Although I’ve had many cranberry sauces in my food-wandering days, I am partial to cooked ones that exploit cranberries’ best qualities: an abundance of tannic red-fruit tartness and pectin that releases when the fruit softens to form a thick, jammy sauce. My two favorite cooked cranberry sauce recipes are here: one as simple as can be, the other slightly more complex, and more versatile.
Cranberry Walnut Conserve/Spoon Sweet
In college I learned about the wonders of Pennsylvania Dutch and Mennonite cooking from my friend David Smith, a big,hungry artist known for cooking up stupendous meals at of the dribs and drabs (ie ‘nothing’) in his student pauper’s pantry. When I asked him for a cookbook I could use as a reference, he directed me to the marvelous, out-of-print-but-findable Mennonite Community Cookbook by Mary Emma Showalter. All the recipes in the book bore the name of their creator. I have been making the Cranberry Walnut Conserve recipe by Mrs. Fannie Wought of Cullom, Illinois for over twenty years.
Cranberries, whole oranges thinly sliced, raisins and walnuts cook into a thick, chunky, immensely satisfying, tart, just-sweet-enough conserve, akin to what Greek’s call a “spoon sweet”.
The conserve is delicious with roast turkey, chicken and pork, even cheddar cheese. I like it best on its own, eaten with a spoon as a midnight snack. I could see it used as a fruit in a turnover. Around the holidays, I make big batches of this conserve and pack it into jars to give as gifts. (It will keep for up to a month in a covered container in the refrigerator.)
Makes about 2 quarts
1 1/2 cups (6 ounces) walnuts
3 navel oranges, well washed
6 cups fresh or frozen cranberries (two 12-ounce packages)
2/3 cup wildflower honey, or sugar, or more to taste
1 ½ cups hot water
1 1/4 cups dark raisins or currents
2 to 3 teaspoons fresh lemon juice, as necessary
Preheat the oven to 375. Spread the walnuts on a baking sheet and roast until they are fragrant, about 9 minutes. Set aside to cool. (Note: If you’re in a hurry, skip this step and use walnuts as is (though you can roast them while you make the conserve).
With a sharp knife, cut the ends off the oranges and discard; slice the oranges lengthwise, in quarters through the stem. Slice each quarter crosswise into very thin slices, discarding the seeds as you work.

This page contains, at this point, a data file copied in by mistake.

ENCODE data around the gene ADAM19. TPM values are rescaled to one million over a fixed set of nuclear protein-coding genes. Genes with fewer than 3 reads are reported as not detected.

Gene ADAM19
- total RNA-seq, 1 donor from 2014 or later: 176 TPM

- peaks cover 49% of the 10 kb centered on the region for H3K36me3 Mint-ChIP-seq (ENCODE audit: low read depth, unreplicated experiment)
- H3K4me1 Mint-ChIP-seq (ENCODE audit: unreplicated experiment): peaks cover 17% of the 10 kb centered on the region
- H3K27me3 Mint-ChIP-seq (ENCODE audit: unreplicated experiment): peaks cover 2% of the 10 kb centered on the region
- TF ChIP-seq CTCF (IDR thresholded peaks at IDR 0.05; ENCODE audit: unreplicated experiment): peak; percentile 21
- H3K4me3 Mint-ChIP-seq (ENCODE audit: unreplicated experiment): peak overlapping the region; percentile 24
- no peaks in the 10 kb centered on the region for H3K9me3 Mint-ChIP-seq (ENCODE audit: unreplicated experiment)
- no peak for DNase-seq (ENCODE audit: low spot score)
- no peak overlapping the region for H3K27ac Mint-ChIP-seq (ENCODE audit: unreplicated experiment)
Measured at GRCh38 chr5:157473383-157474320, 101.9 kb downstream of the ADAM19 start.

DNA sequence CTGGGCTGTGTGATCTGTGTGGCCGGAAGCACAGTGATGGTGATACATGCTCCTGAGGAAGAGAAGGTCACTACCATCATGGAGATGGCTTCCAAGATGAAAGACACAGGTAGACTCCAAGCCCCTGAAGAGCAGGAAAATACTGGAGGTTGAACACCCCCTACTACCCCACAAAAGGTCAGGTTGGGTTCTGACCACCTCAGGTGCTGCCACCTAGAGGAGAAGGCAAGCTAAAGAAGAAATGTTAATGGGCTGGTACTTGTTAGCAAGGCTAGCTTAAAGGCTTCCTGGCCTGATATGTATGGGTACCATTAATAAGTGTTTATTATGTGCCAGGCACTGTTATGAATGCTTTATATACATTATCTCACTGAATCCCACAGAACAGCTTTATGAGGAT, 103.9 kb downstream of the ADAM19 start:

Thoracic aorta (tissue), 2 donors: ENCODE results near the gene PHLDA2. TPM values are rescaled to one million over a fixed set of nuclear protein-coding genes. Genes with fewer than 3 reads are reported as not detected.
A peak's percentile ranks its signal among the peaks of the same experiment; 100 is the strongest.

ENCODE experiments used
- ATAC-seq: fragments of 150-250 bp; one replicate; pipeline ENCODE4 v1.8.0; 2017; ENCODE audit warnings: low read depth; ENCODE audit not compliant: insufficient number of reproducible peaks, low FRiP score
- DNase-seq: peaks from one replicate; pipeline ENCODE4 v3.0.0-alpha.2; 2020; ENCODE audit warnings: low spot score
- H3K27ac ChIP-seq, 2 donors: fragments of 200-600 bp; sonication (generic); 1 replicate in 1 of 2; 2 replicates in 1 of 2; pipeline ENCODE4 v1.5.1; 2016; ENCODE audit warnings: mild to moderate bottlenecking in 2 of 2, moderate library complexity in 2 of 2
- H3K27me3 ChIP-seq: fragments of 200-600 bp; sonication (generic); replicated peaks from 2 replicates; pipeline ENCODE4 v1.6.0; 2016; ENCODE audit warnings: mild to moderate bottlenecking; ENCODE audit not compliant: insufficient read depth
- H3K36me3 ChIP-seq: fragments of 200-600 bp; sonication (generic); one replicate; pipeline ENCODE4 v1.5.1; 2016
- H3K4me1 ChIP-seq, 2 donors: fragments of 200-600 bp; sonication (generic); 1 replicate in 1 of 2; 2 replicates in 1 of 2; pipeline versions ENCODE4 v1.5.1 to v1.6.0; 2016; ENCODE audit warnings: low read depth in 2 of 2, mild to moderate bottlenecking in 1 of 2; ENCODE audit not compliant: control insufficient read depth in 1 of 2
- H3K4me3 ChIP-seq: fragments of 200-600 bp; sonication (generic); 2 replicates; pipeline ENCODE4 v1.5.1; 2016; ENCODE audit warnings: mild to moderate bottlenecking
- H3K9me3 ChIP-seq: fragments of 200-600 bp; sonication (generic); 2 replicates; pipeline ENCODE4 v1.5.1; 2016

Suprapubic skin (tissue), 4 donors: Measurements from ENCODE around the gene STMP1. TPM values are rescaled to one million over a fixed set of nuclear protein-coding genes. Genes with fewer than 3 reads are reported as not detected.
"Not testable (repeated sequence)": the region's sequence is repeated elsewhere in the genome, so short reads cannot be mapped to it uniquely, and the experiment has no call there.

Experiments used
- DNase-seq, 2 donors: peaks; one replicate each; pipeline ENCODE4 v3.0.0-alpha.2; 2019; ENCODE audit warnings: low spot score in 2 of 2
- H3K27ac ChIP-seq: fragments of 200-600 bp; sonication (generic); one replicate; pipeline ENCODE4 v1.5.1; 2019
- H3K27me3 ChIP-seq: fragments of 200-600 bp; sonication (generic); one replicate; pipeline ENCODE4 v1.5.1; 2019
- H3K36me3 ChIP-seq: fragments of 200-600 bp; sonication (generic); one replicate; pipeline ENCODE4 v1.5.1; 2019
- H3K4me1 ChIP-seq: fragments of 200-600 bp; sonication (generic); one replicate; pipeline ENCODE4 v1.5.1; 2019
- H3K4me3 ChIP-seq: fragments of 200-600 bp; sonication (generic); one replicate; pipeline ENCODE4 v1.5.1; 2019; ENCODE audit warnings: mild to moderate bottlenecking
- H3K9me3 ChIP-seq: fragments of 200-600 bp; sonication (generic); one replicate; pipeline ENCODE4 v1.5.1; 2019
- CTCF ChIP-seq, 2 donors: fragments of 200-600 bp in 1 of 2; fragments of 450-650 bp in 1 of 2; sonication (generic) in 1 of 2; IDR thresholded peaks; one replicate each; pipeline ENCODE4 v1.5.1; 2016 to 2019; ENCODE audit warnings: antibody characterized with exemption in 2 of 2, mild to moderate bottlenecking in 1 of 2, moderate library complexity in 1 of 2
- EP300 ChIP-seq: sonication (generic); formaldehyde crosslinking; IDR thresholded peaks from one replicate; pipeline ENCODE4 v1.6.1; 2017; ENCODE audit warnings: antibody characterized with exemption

In a large, heavy nonreactive saucepan, combine 4 cups of the cranberries, the oranges, honey and water, and bring to a boil over moderately high heat. Reduce the heat to moderate and cook, stirring occasionally, until the mixture has thickened and the cranberries are soft, about 15 minutes. Stir in the raisins and the remaining 1 cup cranberries and cook until the raisins are plump, about 5 minutes. Remove the pan from the heat and allow to cool.
Chop the walnuts coarsely and stir them into the conserve, along with the lemon juice if needed to bring out the flavors. Transfer the conserve to clean dry jars, cover and refrigerate.
Simple Cranberry Sauce with Improvisations
I find that using reduced red wine instead of water deepens the red-fruit tannin-flavors of cranberries. This sauce is still good made with just water, as simple as you can get. As easy as this sauce is to make, it is WAY better than canned. If you want to get jazzy, you can always add spices with the sugar. A pinch of salt does interesting things.
1 cup red wine, or 1/2 cup water
A few tablespoons sugar + more to taste
One 12-ounce package cranberries
A tablespoons or so finely slivered lemon, orange or Meyer Lemon zest (optional)
If using wine, add to a medium saucepan; bring to a boil and reduce to about half (If using water, add to a saucepan and bring to a simmer). Add a few tablespoons sugar and stir to dissolve. Add cranberries, cover, turn the heat to medium and cook, stirring occasionally, until the cranberries are tender (you’ll hear them pop as they burst). Add more sugar to taste and stir until dissolved. Remove the lid and stir until the sauce achieves the thickness you like. If you like, stir in a tablespoon or so of finely slivered lemon, orange or Meyer lemon zest. Store in a sealed jar in the fridge, then serve at room temperature.
Top photo by Beatriz de Costa